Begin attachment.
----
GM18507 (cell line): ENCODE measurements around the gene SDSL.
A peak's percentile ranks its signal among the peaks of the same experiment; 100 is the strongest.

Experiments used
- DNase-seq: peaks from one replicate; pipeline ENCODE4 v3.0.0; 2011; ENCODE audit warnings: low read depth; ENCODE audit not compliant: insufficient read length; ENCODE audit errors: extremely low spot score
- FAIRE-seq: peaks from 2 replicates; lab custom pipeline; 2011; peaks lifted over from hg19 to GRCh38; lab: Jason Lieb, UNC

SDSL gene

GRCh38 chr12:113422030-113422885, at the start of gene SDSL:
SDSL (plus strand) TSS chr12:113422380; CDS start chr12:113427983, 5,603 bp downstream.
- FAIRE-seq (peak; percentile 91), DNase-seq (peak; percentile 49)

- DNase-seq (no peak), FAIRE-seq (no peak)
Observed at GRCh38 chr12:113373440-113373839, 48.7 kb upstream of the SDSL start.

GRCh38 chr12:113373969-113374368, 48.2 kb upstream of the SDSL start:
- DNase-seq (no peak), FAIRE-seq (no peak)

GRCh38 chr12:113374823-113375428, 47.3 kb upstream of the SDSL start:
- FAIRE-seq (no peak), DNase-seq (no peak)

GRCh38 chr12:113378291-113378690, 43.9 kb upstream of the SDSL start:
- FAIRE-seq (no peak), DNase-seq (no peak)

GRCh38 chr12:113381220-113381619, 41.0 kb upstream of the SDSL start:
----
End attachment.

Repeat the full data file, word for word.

GM18507 (cell line): ENCODE measurements around the gene SDSL.
A peak's percentile ranks its signal among the peaks of the same experiment; 100 is the strongest.

Experiments used
- DNase-seq: peaks from one replicate; pipeline ENCODE4 v3.0.0; 2011; ENCODE audit warnings: low read depth; ENCODE audit not compliant: insufficient read length; ENCODE audit errors: extremely low spot score
- FAIRE-seq: peaks from 2 replicates; lab custom pipeline; 2011; peaks lifted over from hg19 to GRCh38; lab: Jason Lieb, UNC

SDSL gene

GRCh38 chr12:113422030-113422885, at the start of gene SDSL:
SDSL (plus strand) TSS chr12:113422380; CDS start chr12:113427983, 5,603 bp downstream.
- FAIRE-seq (peak; percentile 91), DNase-seq (peak; percentile 49)

- DNase-seq (no peak), FAIRE-seq (no peak)
Observed at GRCh38 chr12:113373440-113373839, 48.7 kb upstream of the SDSL start.

GRCh38 chr12:113373969-113374368, 48.2 kb upstream of the SDSL start:
- DNase-seq (no peak), FAIRE-seq (no peak)

GRCh38 chr12:113374823-113375428, 47.3 kb upstream of the SDSL start:
- FAIRE-seq (no peak), DNase-seq (no peak)

GRCh38 chr12:113378291-113378690, 43.9 kb upstream of the SDSL start:
- FAIRE-seq (no peak), DNase-seq (no peak)

GRCh38 chr12:113381220-113381619, 41.0 kb upstream of the SDSL start: